List Price US $529
Burton Custom Flying V Restricted Review And Buying Advice

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Riding Style All Mountain Freestyle
Riding Level Intermediate - Expert
Fits Boot size (US) 8-10
Manufactured in China
Shape True Twin
Camber Profile Hybrid Rocker
Stance Centered
Approx. Weight Feels Normal
Split No
Powder Average
Base Glide
Carving Average
Speed Good
Uneven Terrain Great
Switch Good
Jumps Great
Jibbing Average
Pipe Average
On Snow Feel


Turn Initiation


Skidded Turns






Edge Hold

Medium/Soft Snow

Burton Custom Flying V Restricted 2014 Review by The Good Ride

The Burton Custom Flying V Restricted is a twin version of the Burton Custom Flying V with a little bit more narrow waist width. Often Burton Restricted boards just have a different graphic but this year they changed up the ride completely and it took over where the Custom Flying V Twin was last year. The difference is the Custom Flying V Twin from last year had the asymmetrical flex but this Restricted Custom Twin doesn’t.

Ethics Statement: We don’t get paid by the manufacturer to write these reviews.  We do make money from the “Where To Buy” links, but this is our best attempt at an honest and objective review from an average riders’ perspective.

On Snow Feel:  This has that same loose feel as the Regular Custom Flying V and its different one footing and flat basing compared to other hybrid rides. The board has a quicker either direction kind of ride that would make a pure park rider a lot happier on this board than on the Custom Flying V. It’s the kind of board that’s fun either direction and incredibly playful.  The Custom Flying V Restricted is the kind of board that is loose in hard conditions and becomes almost semi-stable in softer conditions

Powder:  Burton’s Flying V camber tech has one more bend up before getting to the tip/tail which makes it a very easy float in powder for a twin with a centered stance.  If you want the easiest float the Custom Flying V with its directional shape and set back stance but this is very good for a true twin in deeper thicker powder.

Turn Initiation and Carving: So both boards are easy to turn but the Custom Flying V Restricted’s narrower waist makes it even quicker edge to edge and it’s going to be fun to snap back and forth. Medium to wider radius turns are easy and somewhat fun but carving is missing something.  It’s generally not going to wash out but what makes it great in powder makes it a little less than most hybrid rocker boards when it comes to a carve. This is more of a butter ollie kind of board.

Speed: In softer conditions, you can feel a little chatter which is fine but when the conditions are harder it is a little too chattery. The carbon in the tip/tail helps but it seems they need a little more work to stiffen it up.  That’s a big challenge because you don’t want the tip/tail to be soo stiff that you can’t butter.  There is a fast base so it keeps it’s speed very well in the flats.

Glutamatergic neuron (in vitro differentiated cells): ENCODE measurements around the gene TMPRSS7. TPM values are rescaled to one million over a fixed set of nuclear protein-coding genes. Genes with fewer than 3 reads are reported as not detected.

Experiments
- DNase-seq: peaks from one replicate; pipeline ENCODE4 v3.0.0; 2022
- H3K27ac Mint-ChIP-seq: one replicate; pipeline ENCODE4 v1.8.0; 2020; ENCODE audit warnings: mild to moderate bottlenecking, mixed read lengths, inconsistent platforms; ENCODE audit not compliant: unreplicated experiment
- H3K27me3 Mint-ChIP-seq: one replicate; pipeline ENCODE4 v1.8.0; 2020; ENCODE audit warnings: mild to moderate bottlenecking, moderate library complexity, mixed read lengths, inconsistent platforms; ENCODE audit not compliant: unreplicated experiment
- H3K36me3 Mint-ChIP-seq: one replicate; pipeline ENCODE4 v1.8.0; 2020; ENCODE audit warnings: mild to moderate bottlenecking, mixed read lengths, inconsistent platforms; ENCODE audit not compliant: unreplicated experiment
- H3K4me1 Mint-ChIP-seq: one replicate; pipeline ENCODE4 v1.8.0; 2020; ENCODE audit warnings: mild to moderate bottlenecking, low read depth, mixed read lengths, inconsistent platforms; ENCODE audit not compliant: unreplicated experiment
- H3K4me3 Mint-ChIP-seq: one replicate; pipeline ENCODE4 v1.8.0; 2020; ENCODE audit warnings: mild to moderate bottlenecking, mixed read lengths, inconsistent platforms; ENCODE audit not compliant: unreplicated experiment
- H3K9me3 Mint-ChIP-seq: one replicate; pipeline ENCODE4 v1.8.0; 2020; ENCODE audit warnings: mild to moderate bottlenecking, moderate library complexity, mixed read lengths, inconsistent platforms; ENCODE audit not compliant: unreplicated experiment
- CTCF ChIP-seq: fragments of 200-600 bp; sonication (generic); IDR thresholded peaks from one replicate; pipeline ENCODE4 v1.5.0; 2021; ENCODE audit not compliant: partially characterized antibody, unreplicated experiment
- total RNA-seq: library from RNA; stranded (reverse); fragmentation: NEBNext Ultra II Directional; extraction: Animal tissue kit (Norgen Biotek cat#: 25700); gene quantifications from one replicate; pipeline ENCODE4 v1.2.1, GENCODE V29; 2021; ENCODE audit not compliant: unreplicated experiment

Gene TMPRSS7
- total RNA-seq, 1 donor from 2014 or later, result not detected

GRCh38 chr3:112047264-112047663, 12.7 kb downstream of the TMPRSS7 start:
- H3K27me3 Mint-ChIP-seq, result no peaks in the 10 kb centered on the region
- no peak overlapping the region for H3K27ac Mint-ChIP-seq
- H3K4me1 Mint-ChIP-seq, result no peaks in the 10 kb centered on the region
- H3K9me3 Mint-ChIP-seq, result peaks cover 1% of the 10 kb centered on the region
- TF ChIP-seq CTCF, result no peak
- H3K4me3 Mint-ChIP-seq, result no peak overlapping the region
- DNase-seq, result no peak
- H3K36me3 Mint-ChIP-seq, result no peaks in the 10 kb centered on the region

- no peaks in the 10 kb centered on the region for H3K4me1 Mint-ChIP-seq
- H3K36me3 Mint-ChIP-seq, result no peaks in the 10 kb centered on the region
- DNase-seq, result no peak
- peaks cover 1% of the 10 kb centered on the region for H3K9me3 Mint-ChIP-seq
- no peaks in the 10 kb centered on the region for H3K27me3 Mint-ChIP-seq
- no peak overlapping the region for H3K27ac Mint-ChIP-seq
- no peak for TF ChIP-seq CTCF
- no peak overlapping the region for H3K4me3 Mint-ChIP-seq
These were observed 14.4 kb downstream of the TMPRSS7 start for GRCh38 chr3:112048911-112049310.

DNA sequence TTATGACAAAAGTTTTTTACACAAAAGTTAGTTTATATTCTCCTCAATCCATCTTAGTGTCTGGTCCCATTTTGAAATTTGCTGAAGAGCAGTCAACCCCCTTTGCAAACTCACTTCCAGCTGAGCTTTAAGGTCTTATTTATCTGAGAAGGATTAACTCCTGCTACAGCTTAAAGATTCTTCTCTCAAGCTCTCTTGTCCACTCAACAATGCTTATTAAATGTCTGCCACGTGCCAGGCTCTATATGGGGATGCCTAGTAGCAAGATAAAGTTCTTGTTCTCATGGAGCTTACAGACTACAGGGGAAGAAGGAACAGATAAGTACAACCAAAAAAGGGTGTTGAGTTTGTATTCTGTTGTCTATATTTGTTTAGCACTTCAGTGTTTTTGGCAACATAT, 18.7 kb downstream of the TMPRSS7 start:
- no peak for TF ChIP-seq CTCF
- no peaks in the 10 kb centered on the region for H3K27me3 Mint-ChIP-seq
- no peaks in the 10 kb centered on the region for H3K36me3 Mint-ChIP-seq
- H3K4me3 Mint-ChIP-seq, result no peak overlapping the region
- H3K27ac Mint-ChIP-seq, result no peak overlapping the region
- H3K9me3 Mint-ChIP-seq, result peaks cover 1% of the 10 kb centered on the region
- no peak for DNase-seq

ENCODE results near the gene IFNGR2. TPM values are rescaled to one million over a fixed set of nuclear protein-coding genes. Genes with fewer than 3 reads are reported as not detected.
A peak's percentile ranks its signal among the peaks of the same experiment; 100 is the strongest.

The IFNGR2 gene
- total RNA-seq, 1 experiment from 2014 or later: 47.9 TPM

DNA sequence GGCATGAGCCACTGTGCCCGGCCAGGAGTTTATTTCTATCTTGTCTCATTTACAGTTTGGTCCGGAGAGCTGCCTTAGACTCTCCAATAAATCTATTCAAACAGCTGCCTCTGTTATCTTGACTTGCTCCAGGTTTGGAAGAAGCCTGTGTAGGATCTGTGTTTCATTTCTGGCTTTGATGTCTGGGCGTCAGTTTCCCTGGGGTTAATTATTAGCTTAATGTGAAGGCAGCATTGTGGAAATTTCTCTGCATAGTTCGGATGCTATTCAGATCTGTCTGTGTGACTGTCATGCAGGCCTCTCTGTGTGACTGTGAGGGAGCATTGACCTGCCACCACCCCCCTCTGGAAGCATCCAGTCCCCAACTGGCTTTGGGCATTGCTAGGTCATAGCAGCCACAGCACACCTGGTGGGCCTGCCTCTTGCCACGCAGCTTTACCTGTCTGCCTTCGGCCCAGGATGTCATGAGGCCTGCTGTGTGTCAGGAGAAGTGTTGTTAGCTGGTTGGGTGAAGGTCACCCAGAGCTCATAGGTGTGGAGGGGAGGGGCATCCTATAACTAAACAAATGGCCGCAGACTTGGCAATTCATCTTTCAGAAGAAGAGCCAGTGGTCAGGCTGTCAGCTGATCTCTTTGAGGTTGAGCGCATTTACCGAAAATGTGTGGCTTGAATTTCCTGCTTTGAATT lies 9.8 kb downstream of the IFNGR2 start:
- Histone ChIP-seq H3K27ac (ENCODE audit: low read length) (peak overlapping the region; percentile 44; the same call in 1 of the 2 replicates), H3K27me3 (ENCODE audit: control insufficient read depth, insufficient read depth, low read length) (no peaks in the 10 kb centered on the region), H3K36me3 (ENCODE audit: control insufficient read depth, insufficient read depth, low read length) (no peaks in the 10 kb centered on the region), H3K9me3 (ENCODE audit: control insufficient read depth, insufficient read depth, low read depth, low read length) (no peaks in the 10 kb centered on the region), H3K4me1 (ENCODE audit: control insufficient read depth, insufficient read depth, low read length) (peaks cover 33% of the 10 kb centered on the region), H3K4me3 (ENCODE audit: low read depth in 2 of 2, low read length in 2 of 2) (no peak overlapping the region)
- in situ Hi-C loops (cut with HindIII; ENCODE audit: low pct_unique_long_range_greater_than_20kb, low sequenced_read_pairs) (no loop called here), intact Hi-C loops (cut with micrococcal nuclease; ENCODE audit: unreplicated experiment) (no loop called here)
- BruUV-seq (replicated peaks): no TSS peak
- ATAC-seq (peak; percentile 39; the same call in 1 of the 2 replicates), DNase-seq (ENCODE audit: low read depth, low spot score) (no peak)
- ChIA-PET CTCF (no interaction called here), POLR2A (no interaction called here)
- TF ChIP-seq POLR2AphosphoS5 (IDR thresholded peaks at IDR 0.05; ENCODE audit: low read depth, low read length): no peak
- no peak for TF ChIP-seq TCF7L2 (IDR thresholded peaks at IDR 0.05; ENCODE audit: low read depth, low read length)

Uneven Terrain: What makes this chattery at speed makes it amazing dealing with bigger bumps and rutted out crowded groomer.  It’s not a chunder buster but its really easy on the body when moguls start to emerge on a groomer.

Edge Hold: The edge hold is getting a little better these days but it’s still not a board I want underfoot when conditions are hard.  This is a much better good conditions board.  Even borderline hard conditions aren’t ideal with this board and you can find yourself slipping or washing out.  This is right on the border of good and average.

Flex:  The Custom Flying V Restricted has a medium-ish flex but it’s got such a playful easy to butter kind of flex.  It’s also got a decent amount of snap/return after the flex.

Switch:  Perfect either way.  If you really like to ride switch the Custom Flying V is the call of the hybrid rocker customs.

Jibbing:  This performs better than most boards of this flex and it isn’t bad at all in the jib park for someone who runs a little on the normal side weight wise.  If you are lighter then softer flexing Burton boards will be the call but if you run a little thick like we do you will like this ride.

Pipe:  It’s missing the edge hold and carving drive from wall to wall to make it a good to great pipe board.  However, it’s got a forgiving nature and will be fine in a soft spring pipe.

Jumps:  This board just pops and snaps you into the air.  Combine this with some hinge tech bindings and you have a board that pops higher than the vast majority of boards out there.  This is an excellent hybrid rocker style jump board that has the kind of ollie power to make even a not so strong rider pop really high.  In the jump park, it is all about spinning and it’s a very easy forgiving ride.  For us and our weight, this is more of a small to medium sized kicker board.  Medium is like 20 feet between the ramps end and landing zones beginning. It seems a little chattery for larger kickers but it’s still very doable.  So 90% of most riders will love launching off anything all over the mountain and be more than happy in most of the jump parks in the US.  If you ride in places like Mammoth that often have 50-90 foot kickers and you are fucked up enough in the head to hit them up a lot then there might be better boards.

So the Burton Custom Flying V Restricted does some things incredibly well and others aren’t there. You don’t often see such contrasting performance from category to category with a board so this could be amazing for some and others could really be bummed.

Burton Custom Flying V Restricted Specs

Burton Custom Flying V Restricted Images

We try to get as many images of the Burton Custom Flying V Restricted, but forgive us if they're not all there.


Burton Company Information

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